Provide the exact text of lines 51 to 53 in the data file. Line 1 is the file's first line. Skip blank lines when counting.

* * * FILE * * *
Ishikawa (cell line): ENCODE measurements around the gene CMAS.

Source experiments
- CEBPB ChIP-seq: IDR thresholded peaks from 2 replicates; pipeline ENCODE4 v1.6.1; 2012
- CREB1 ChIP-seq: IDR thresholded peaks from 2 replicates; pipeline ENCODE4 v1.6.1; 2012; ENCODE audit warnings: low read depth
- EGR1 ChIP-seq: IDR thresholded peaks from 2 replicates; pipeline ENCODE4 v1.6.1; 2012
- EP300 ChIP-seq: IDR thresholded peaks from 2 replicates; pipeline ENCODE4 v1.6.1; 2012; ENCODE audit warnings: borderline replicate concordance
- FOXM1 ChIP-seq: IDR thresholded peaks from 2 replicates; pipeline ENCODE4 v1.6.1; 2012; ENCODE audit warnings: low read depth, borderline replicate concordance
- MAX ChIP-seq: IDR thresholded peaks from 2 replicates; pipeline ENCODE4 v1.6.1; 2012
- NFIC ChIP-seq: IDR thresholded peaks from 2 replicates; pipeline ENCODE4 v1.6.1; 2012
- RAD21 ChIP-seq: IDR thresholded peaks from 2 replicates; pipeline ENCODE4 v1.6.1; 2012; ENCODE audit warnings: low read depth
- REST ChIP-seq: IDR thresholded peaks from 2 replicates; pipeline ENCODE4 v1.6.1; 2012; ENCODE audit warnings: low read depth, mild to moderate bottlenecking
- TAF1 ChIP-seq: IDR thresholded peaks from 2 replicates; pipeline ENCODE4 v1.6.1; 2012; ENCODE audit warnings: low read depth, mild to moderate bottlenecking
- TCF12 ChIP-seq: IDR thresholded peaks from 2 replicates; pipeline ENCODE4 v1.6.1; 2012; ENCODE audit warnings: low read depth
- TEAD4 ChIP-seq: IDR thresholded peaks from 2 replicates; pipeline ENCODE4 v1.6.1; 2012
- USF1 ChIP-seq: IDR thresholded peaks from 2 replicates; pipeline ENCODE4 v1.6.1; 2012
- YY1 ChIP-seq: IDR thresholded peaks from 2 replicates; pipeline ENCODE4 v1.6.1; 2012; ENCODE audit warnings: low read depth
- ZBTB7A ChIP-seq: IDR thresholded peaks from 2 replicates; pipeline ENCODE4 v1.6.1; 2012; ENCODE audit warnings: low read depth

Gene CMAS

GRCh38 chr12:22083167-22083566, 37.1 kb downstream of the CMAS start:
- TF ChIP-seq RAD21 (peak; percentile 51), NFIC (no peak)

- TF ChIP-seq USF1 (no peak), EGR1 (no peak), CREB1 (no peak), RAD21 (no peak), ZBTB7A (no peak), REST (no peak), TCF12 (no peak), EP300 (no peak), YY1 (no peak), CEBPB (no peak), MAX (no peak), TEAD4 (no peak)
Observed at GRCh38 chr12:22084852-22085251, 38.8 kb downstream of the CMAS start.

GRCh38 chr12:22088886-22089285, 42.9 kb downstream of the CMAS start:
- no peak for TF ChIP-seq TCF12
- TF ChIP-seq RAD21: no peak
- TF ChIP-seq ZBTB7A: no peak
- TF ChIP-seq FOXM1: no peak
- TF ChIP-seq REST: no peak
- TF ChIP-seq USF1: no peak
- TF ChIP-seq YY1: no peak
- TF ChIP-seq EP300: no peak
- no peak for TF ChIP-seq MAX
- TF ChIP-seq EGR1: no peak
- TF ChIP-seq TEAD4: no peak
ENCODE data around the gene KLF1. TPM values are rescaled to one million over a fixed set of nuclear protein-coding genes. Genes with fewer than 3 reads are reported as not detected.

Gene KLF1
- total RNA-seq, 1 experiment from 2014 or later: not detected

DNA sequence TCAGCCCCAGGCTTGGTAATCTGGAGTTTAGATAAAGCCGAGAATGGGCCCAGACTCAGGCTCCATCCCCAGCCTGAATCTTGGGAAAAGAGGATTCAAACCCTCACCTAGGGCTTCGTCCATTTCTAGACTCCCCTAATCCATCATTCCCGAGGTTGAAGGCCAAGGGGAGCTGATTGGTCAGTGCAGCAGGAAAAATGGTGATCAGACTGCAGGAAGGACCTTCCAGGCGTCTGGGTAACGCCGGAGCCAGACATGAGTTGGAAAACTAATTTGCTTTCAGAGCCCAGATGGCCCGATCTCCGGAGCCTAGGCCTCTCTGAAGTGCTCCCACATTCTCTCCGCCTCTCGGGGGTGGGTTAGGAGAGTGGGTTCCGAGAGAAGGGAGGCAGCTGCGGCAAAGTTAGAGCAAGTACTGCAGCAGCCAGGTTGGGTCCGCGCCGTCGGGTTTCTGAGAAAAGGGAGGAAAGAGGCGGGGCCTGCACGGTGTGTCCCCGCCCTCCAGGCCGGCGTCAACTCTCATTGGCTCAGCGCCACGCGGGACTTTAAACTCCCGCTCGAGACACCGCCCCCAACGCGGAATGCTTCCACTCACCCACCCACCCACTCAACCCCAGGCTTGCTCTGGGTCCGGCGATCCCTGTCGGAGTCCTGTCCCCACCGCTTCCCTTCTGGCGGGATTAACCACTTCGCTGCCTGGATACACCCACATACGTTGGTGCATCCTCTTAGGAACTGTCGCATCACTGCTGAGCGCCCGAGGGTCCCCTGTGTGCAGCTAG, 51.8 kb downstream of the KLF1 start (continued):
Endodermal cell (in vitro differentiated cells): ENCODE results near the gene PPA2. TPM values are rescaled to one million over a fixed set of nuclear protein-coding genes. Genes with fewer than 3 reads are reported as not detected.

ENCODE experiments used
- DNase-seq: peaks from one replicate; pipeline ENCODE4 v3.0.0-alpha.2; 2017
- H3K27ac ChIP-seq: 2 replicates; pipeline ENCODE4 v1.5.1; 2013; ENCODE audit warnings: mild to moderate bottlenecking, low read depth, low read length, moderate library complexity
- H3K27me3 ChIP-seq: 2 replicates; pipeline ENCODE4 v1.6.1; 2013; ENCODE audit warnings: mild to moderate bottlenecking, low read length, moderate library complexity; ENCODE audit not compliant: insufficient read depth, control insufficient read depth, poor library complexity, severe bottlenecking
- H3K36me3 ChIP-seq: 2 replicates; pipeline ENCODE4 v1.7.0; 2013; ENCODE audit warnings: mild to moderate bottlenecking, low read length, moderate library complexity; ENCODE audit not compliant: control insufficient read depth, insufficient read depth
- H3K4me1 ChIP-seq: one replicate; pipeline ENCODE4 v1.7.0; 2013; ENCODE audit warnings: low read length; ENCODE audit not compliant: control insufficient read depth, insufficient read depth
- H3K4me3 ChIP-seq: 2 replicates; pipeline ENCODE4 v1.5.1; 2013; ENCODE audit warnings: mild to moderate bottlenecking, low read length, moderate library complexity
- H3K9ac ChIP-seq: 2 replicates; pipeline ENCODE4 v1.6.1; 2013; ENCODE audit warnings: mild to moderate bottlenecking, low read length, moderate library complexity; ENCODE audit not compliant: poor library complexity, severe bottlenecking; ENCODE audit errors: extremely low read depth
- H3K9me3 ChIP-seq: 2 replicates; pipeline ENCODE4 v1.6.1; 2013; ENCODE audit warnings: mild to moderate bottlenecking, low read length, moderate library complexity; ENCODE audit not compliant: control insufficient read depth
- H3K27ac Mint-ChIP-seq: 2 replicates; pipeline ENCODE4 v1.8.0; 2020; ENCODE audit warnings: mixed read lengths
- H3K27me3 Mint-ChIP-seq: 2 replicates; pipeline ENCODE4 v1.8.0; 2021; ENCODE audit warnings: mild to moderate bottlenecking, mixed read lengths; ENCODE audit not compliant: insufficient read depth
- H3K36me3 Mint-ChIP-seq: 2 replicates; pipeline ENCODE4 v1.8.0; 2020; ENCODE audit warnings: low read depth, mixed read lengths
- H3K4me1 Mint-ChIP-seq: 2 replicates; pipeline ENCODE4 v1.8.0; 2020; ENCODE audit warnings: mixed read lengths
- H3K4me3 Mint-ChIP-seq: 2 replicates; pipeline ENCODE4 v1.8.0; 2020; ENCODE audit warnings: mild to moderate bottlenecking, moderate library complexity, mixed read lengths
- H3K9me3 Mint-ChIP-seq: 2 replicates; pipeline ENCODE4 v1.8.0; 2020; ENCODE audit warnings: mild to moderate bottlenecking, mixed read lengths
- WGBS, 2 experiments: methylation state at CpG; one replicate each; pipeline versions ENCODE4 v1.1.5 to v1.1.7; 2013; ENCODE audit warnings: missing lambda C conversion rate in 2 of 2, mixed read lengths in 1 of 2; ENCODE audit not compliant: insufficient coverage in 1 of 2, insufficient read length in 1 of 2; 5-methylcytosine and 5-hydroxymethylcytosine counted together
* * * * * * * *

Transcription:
- H3K36me3 Mint-ChIP-seq: 2 replicates; pipeline ENCODE4 v1.8.0; 2020; ENCODE audit warnings: low read depth, mixed read lengths
- H3K4me1 Mint-ChIP-seq: 2 replicates; pipeline ENCODE4 v1.8.0; 2020; ENCODE audit warnings: mixed read lengths
- H3K4me3 Mint-ChIP-seq: 2 replicates; pipeline ENCODE4 v1.8.0; 2020; ENCODE audit warnings: mild to moderate bottlenecking, moderate library complexity, mixed read lengths